Joseph Ivacic, "Echoes", Glass, wood, 14"x15"x29", 2020. Featured in WGS Contemporary "Artists For Racial Justice" exhibit.

Joseph Ivacic, “Echoes”, Glass, wood, 14″x15″x29″, 2020. Featured in WGS Contemporary “Artists For Racial Justice” exhibit.

The piece in the Social Justice show titled “Echoes” is a narrative piece about protest and the long term benefits of standing up for your rights and beliefs. The Megaphone is made of glass and is assembled hot. The soap box is intended to look like a found object but I made that as well.

WGS: How have you handled the COVID-19 lockdown? How have you adapted?

Joseph Ivacic: The Covid lockdown has been tough. I really miss social interaction and engaging through a screen is not the same. I usually work at a public access glass studio for my blowing needs which has not been open to the public since the middle of march. During all of this craziness my family has also moved houses and I have moved studios. I am excited about my new studio, but it still has a long way to go before its operational. My creative outlets have been painting a working digitally on a tablet. I will be incorporating these new techniques in to the new pieces I am working on. As a glass artist, I feel we always need to adapt our vision with the properties of the material. As we evolve our relationship with glass, we understand what rules we can bend and what rules we can break.joeseph.ivacic.my.illusion.part.2.glass.art.sculpture.new.contemporary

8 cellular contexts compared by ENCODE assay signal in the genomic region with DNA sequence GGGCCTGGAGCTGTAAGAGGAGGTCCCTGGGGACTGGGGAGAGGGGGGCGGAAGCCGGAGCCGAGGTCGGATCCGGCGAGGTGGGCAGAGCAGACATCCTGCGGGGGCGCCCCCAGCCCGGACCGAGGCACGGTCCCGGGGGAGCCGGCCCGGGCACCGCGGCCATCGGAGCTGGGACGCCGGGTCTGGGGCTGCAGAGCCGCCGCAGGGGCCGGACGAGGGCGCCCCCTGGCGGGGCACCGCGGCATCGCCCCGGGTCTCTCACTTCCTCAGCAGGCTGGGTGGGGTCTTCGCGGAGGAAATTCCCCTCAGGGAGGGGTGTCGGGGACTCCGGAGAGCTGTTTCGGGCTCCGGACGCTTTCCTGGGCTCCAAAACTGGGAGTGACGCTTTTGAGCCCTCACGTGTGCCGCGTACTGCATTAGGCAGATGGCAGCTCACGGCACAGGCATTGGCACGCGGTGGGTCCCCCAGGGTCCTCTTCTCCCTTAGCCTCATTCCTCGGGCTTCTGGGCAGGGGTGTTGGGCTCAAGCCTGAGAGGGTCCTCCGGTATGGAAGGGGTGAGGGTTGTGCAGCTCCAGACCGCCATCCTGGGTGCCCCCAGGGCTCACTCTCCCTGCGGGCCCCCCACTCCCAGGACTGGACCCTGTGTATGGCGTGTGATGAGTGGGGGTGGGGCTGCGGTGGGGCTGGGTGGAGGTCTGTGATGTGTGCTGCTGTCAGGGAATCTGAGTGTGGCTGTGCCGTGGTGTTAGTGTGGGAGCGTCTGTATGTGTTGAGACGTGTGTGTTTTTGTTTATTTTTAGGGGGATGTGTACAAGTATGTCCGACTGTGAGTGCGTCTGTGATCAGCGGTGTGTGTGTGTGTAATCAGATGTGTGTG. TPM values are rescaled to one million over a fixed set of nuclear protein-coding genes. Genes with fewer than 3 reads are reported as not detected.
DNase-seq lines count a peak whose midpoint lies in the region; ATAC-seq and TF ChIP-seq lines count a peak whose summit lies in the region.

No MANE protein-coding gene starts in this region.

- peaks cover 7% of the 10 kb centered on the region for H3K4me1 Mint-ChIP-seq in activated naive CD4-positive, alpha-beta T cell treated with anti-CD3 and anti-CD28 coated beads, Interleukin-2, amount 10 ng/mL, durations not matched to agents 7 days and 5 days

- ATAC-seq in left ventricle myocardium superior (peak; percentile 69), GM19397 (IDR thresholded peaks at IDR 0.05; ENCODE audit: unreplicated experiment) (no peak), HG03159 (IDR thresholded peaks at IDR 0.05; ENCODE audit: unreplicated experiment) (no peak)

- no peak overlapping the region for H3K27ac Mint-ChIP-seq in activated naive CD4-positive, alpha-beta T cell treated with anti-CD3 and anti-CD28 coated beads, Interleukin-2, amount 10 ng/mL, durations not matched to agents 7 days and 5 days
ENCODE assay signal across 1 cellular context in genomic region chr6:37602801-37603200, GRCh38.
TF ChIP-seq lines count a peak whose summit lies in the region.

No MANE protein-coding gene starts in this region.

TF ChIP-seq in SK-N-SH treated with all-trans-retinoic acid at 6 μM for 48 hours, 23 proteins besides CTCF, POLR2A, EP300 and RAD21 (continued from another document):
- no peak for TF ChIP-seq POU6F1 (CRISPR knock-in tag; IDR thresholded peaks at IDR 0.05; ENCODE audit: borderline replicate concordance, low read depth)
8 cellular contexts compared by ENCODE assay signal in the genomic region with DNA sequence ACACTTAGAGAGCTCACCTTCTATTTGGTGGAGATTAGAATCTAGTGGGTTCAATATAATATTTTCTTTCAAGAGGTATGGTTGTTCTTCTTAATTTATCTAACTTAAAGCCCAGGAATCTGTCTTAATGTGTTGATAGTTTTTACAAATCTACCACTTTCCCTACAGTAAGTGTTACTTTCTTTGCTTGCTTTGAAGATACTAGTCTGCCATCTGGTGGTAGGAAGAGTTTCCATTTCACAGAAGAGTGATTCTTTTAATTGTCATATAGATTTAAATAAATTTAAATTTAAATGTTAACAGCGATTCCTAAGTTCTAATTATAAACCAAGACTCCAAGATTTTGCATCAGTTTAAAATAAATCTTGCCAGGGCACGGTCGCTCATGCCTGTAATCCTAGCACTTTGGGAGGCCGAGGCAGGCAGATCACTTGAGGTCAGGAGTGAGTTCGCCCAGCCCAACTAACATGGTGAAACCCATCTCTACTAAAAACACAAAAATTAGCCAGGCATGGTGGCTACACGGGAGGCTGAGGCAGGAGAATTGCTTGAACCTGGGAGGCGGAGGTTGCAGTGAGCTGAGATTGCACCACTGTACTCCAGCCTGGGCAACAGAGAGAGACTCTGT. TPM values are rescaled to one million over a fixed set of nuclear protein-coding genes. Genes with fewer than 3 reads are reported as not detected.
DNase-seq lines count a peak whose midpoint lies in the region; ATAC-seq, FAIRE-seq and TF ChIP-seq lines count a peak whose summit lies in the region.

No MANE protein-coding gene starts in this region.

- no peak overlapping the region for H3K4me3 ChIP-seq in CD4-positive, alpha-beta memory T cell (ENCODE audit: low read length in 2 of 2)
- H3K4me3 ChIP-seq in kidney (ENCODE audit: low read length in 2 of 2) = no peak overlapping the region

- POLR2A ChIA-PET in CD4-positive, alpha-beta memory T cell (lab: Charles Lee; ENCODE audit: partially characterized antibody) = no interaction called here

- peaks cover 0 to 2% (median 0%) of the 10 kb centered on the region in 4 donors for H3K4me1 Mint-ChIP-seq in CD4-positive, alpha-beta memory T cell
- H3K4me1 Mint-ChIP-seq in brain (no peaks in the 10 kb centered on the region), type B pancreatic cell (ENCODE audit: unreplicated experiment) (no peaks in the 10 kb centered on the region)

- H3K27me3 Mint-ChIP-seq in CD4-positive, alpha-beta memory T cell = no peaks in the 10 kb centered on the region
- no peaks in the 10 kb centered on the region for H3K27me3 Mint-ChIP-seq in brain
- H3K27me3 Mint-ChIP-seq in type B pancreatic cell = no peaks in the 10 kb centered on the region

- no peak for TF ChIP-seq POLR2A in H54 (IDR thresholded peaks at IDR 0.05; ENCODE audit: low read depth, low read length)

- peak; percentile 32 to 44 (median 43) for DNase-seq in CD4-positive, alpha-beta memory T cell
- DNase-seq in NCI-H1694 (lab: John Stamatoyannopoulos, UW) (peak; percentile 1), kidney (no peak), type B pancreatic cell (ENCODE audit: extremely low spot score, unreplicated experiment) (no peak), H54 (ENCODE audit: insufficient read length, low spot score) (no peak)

WGS: What artwork/event has moved you and got you thinking about your own work?

Joseph Ivacic: During this time, I have been most moved by the social equality movement around the Black Lives Matter. I have spent a lot of time researching and trying to understand how be a better human and how to communicate this through my work. I think in the next year we are going to see a lot of art with this as the subject matter. 

Joseph Ivacic checks out the street art as the street art checks out Joe.

Joseph Ivacic checks out the street art as the street art checks out Joe.

WGS: if you were not an artist – what would you be?